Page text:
The Governor announced yesterday that he intends to undertake a second recess appointment of former Fairfax Circuit Judge Jane Roush to the Virginia Supreme Court. As most readers recall, his initial appointment, made over the summer, expires 30 days after the next ensuing General Assembly convenes. That session convened on August 17, in response to the call from the Governor for the General Assembly to address a court order on redistricting. More background on that whole stage of this saga can be found here and here.
Since then, Speaker Bill Howell (R-Stafford) issued a letter to the Governor outlining the legal basis for their contention that any subsequent appointment of Roush would be unconstitutional. In short, the legislators say the Senate is not allowed under the Virginia Constitution to force adjournment of the House, and that therefore the legislature is still in session. In support, they cite numerous precedent cases in other states interpreting nearly identical provisions in a similar way.
Yesterday, the Governor confirmed his intention to give Roush another putative recess appointment, and sent a letter to Howell and Norment purporting to outline the legal basis for his move. In short, the Governor says that because of the ordering of certain provisions of the Virginia Constitution, it is unclear whether the bar on the Senate forcing the House to adjourn applies to special sessions, and in any event that the reason for the special session has been superseded by events and so therefore it should be assumed to be adjourned. It cites no precedent directly on point.
McAuliffe knows that with the uncertainty about the legitimacy of Roush’s appointment that means her rulings could be called into question. He also knows that, when the General Assembly reconvenes in regular session in January, that they will dispatch her appointment in short order, especially now that he has dug in his heels and made a mountain out of this particular molehill. He simply hasn’t played this correctly to win sufficient non-opposition from the GOP-controlled legislature, which after November is increasingly likely to include a Senate with a wider Republican majority.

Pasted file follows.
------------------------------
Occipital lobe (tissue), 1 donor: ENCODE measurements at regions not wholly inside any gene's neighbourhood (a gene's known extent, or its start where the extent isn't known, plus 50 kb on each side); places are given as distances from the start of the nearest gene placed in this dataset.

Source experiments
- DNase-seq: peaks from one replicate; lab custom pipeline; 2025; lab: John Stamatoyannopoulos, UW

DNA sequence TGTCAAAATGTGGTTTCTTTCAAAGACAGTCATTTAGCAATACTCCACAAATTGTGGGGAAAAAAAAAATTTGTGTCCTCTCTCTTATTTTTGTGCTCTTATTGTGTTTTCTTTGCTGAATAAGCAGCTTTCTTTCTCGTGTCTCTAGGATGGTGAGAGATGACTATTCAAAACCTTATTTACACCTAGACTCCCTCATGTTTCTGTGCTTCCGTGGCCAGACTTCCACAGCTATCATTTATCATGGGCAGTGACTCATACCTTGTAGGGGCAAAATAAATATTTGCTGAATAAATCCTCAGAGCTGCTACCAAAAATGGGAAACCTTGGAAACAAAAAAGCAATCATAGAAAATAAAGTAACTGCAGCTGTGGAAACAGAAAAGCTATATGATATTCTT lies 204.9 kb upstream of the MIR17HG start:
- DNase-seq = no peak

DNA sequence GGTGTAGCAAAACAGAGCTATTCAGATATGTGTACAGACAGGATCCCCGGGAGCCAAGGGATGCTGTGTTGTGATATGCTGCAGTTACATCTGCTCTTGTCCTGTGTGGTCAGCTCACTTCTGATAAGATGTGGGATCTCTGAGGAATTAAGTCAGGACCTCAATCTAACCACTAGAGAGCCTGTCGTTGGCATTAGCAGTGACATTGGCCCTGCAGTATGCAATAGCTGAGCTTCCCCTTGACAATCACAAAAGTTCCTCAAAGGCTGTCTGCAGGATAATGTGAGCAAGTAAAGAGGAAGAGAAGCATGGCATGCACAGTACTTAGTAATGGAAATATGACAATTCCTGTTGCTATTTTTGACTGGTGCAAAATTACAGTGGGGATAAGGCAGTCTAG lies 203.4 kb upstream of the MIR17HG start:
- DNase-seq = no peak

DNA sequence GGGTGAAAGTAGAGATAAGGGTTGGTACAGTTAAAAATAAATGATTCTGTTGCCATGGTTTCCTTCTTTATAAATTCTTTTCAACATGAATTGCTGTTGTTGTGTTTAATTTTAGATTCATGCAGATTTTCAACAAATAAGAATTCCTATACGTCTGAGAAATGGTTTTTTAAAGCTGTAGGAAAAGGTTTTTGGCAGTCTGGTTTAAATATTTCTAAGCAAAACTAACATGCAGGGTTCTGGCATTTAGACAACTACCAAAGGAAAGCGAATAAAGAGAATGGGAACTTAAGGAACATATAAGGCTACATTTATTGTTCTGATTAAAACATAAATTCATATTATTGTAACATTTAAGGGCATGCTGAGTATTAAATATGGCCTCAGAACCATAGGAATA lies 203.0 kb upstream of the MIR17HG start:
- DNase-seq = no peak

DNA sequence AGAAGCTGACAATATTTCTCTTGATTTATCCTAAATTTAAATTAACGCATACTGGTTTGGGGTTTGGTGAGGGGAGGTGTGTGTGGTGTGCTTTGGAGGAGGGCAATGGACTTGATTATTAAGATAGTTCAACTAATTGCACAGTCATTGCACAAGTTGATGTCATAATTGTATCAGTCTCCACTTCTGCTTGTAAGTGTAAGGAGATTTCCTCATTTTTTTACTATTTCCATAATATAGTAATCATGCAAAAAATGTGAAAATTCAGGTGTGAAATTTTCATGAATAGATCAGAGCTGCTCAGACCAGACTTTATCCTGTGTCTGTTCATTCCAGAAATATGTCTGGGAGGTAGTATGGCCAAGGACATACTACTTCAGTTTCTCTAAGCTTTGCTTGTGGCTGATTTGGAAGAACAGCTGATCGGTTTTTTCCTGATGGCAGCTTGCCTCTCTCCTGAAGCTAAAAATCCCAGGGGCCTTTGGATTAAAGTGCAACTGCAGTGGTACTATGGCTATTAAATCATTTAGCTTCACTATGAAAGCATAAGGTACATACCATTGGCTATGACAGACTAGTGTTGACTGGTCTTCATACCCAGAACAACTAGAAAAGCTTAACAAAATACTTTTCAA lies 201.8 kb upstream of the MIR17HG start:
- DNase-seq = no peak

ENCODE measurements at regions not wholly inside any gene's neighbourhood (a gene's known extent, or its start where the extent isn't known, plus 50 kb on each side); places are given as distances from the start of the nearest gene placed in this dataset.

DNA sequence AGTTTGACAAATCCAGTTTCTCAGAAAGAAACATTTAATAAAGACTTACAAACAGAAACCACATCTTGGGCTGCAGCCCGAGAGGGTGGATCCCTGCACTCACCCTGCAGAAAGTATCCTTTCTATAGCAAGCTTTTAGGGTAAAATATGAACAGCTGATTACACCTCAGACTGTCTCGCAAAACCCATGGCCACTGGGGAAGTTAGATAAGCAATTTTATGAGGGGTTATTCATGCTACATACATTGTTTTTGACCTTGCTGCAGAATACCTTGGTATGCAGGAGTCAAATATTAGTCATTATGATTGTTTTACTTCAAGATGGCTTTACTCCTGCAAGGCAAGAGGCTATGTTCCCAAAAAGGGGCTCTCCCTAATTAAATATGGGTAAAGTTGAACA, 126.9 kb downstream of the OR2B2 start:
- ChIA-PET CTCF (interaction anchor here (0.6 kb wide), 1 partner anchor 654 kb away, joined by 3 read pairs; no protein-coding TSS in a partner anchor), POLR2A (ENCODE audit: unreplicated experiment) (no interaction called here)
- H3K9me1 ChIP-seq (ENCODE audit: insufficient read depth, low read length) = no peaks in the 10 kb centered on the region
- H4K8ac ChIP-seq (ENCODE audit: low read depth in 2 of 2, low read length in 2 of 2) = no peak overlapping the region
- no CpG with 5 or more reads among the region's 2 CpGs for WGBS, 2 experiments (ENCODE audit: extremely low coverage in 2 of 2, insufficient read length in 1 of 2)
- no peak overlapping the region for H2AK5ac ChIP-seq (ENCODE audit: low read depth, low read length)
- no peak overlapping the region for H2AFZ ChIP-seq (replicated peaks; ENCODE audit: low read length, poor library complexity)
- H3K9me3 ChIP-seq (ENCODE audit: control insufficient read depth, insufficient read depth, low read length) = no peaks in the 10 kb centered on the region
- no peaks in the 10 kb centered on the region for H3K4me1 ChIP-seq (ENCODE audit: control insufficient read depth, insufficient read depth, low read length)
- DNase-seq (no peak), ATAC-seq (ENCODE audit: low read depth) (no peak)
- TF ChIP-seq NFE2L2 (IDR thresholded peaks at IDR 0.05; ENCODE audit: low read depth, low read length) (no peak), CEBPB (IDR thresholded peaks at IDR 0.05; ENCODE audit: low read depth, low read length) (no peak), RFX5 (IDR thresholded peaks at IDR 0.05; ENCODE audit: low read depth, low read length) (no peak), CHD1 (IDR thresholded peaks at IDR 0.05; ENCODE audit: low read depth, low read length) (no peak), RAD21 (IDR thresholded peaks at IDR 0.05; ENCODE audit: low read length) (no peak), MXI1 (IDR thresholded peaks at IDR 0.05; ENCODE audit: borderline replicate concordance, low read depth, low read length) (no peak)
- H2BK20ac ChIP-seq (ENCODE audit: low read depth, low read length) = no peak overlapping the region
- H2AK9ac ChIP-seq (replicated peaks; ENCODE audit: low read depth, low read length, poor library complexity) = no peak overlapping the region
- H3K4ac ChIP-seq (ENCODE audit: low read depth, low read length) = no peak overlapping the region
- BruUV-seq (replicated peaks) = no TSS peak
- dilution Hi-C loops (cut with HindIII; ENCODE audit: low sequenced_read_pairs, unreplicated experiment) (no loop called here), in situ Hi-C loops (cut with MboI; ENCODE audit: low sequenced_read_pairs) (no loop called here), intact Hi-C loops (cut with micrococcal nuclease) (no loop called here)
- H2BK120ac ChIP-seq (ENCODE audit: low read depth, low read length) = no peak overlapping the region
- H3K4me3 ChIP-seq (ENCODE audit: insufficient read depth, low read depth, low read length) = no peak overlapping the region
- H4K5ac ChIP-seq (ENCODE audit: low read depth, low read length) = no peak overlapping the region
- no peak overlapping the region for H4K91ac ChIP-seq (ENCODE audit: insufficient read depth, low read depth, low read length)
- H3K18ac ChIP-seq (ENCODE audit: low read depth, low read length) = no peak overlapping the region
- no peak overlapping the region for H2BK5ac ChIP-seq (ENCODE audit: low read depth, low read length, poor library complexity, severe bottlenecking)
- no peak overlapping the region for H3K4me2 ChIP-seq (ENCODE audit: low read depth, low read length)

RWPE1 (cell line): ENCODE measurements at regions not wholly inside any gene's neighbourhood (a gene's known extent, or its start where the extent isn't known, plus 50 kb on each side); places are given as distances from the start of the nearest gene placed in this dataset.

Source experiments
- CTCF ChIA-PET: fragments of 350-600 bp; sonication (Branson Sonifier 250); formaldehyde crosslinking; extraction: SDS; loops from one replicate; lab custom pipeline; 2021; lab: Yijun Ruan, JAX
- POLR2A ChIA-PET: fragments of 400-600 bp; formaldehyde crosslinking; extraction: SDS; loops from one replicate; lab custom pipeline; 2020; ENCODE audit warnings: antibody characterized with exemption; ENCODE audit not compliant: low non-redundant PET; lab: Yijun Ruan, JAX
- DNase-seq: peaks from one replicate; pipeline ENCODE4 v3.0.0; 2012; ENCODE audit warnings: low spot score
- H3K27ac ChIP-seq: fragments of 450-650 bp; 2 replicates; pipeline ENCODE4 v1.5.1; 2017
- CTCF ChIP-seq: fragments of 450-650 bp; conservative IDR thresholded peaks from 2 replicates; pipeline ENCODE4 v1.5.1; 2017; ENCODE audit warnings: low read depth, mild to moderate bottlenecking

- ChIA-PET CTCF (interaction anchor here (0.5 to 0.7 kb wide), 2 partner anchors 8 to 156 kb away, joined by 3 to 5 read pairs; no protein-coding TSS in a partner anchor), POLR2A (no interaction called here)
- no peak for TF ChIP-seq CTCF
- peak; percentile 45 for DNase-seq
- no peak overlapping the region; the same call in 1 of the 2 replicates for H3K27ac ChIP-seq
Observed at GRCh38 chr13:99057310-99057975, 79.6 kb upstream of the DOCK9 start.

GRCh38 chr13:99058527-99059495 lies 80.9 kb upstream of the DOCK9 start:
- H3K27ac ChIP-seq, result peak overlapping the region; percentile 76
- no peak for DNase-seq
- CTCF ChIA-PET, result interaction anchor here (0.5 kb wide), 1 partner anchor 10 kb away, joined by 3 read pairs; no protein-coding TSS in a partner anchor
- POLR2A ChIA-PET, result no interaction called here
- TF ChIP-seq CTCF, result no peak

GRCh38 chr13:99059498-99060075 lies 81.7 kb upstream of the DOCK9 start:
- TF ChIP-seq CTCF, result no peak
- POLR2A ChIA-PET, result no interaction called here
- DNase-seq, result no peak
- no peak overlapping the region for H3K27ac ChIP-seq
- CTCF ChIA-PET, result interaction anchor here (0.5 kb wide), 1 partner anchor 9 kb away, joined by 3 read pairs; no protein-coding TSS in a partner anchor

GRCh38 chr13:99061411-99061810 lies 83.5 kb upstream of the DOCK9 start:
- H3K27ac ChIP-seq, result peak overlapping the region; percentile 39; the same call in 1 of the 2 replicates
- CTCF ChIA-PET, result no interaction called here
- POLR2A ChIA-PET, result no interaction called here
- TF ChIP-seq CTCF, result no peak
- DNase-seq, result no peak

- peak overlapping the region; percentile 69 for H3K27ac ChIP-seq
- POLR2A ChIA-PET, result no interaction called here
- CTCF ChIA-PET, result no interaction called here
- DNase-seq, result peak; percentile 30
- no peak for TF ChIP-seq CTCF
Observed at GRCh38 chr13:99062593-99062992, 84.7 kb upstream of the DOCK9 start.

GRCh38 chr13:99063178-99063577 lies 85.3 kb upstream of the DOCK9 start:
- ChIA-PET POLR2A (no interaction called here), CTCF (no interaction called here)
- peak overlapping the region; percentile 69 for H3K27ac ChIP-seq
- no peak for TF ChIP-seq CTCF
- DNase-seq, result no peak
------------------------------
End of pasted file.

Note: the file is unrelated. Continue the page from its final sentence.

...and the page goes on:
So why is he doing this? There’s no real value in using this appointment as leverage on something bigger…Supreme Court appointments are important, but not so important as to be a bargaining chip on the things that really matter to the Governor (e.g., Medicaid expansion, more favorable legislative districts) or the GOP leaders (protecting and expanding their majorities).
What this really all boils down to is that the Governor and the General Assembly Democrats want to make Republican opposition to Jane Roush’s appointment into a campaign issue for the upcoming elections:
Democrats seized on what McAuliffe has called a “political temper tantrum,” accusing Republicans of being anti-woman — a charge they are likely to repeat as 2016 approaches, when Hillary Rodham Clinton is expected to compete in swing-state Virginia.
That’s right…so potent is the toxic-brew of the “War on Women” elixir for the Democrat base that the Governor and Democratic leaders will sacrifice the career of a woman who is, by all accounts, a highly qualified jurist—all in service to some perceived electoral advantage in a handful of competitive Senate races. She could have remained a judge in Fairfax. She could have take Judge Rossie Alston’s spot on the Court of Appeals.
But rather than go along with that, the Democrats have seized on fodder for a few mailers to say that those evil Republicans forced a constitutional crisis out of hatred and disrespect for a strong woman. In fact, the opposite is true. Democrats are prolonging this brouhaha to the palpable detriment of the Virginia legal system, and in a manner that will have only one real victim: Justice Roush herself.
That, my friends, is a real “war on women,” showing a cynical and profound disrespect for a majority of the electorate, and a callous disregard for the oaths of elected officials to carry out their duties in a lawful manner that best serves the interests of the Commonwealth. Shame on them.